by CHRIS ROGERS
Winona’s alleys will be gradually reconstructed and paved under a new program approved by the City Council on Monday. Earlier this year, council member Pam Eyden repeatedly brought forward complaints from constituents in her central Winona ward that city alleys were in serious need of repair. In response to her and other council members’ concerns, the city will launch a program to pave alleyways and charge neighboring property owners for most of the expense.
Currently, most alleys in the city are not technically paved. They are sealcoated, meaning that layers of gravel and sealcoat have been built up into a surface that resembles asphalt paving but is not as strong. For years, city crews have patched the city’s alleys whenever they get a break from patching city streets.
Under the new program, the city plans to tear up, reconstruct, and pave around 10 alleys per year at an estimated cost of around $30,000-$50,000 per alley. The city would bear a quarter of the cost, while 75 percent of the cost of each alley paving would be split up amongst neighboring property owners. Winona City Engineer Brian DeFrang estimated the average property owner would be charged $2,000 over a 10-year period. Council member Michelle Alexander said she felt that was reasonable.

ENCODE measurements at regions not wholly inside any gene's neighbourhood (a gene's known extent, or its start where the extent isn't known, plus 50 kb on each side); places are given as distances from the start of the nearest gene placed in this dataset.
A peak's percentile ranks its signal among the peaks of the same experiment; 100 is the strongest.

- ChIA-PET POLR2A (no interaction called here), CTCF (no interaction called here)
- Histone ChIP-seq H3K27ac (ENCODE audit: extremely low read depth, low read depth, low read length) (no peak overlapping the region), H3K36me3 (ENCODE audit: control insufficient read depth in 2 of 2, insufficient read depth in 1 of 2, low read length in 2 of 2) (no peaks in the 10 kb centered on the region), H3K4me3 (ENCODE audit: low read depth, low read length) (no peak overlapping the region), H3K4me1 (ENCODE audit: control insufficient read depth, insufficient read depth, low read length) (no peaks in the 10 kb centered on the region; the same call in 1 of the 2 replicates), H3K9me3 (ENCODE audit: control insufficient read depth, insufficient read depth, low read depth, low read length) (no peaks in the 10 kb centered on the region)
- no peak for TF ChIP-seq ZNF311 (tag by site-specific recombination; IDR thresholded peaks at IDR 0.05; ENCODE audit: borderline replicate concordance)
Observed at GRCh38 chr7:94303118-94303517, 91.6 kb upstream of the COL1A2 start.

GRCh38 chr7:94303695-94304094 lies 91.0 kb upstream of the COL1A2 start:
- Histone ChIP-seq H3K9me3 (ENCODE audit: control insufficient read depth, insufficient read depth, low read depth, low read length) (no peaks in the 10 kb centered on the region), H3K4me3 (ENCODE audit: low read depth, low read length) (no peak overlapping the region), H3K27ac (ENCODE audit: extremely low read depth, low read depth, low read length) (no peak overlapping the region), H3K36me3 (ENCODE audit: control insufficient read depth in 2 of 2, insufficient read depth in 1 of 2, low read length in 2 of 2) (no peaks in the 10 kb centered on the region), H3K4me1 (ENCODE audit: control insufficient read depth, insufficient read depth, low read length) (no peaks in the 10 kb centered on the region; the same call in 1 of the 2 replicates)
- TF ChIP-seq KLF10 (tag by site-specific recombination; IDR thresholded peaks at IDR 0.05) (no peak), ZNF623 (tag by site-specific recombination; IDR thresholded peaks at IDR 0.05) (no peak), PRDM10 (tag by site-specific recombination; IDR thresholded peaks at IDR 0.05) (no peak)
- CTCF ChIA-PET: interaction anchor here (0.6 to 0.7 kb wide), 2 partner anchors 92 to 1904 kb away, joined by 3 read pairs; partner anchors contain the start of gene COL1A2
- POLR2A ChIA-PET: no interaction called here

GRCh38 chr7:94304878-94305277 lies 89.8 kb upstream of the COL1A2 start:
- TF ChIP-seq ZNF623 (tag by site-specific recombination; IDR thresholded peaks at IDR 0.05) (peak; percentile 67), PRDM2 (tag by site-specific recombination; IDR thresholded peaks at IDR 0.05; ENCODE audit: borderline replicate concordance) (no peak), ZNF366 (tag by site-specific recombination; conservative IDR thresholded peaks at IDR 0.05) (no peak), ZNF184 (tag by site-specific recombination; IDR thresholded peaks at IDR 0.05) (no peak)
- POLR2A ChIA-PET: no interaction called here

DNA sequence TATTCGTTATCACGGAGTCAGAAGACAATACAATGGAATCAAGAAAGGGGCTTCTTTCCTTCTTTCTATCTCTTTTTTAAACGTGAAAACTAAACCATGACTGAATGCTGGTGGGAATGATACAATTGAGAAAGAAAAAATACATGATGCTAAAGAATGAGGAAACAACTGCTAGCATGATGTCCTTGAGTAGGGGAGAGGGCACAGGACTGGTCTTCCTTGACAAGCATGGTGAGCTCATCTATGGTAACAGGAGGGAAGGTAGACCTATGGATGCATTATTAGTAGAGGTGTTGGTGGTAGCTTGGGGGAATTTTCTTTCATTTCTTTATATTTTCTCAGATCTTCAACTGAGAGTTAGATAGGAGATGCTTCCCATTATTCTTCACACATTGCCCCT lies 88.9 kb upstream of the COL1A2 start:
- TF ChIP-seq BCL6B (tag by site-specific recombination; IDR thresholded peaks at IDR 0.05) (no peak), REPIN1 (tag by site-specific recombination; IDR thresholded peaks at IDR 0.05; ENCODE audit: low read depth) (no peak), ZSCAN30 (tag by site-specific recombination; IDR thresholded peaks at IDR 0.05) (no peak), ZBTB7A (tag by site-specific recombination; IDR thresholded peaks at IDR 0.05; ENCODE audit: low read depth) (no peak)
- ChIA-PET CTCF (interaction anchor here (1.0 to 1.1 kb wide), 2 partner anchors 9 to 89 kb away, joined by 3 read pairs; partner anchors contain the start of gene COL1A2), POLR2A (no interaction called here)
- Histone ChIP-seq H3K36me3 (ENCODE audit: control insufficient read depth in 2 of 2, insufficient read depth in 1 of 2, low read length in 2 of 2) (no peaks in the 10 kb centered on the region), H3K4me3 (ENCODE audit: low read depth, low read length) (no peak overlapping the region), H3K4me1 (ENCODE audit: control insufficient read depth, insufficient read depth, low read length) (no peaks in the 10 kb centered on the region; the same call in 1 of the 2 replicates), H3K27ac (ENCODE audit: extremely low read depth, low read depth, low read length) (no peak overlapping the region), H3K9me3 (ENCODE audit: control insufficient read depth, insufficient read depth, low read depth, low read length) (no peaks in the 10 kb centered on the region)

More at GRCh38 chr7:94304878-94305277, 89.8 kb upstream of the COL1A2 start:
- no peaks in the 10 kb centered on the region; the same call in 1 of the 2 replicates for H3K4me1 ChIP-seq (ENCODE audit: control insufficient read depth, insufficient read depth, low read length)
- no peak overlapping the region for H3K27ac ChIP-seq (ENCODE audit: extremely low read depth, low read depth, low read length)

Each year, the city expects to target the worst alleys in a neighborhood, starting with west central Winona — Cummings to High streets — next year and working toward Eyden’s ward by around 2023. The timing of those sectors is based on the city’s sidewalk replacement project, where crumbling sidewalks are rebuilt and homeowners are charged for it. City officials wanted to stagger the sidewalk replacement program and alley pavement program so that homeowners would not be charged for both in one year.
In an interview after the meeting, Eyden acknowledged she did not realize the alley program is not slated to reach her ward for several years and said she would talk to city staff about it. “Maybe there’s some negotiation about that,” she stated. At the meeting, council member Al Thurley joked that there are probably only two alleys total in his far western Winona ward. Still, Eyden said she was pleased that the city had been able to take swift action on her concern, adding that paved alleys would be a big improvement for Winona property owners.
The council voted unanimously to approve the alley paving program.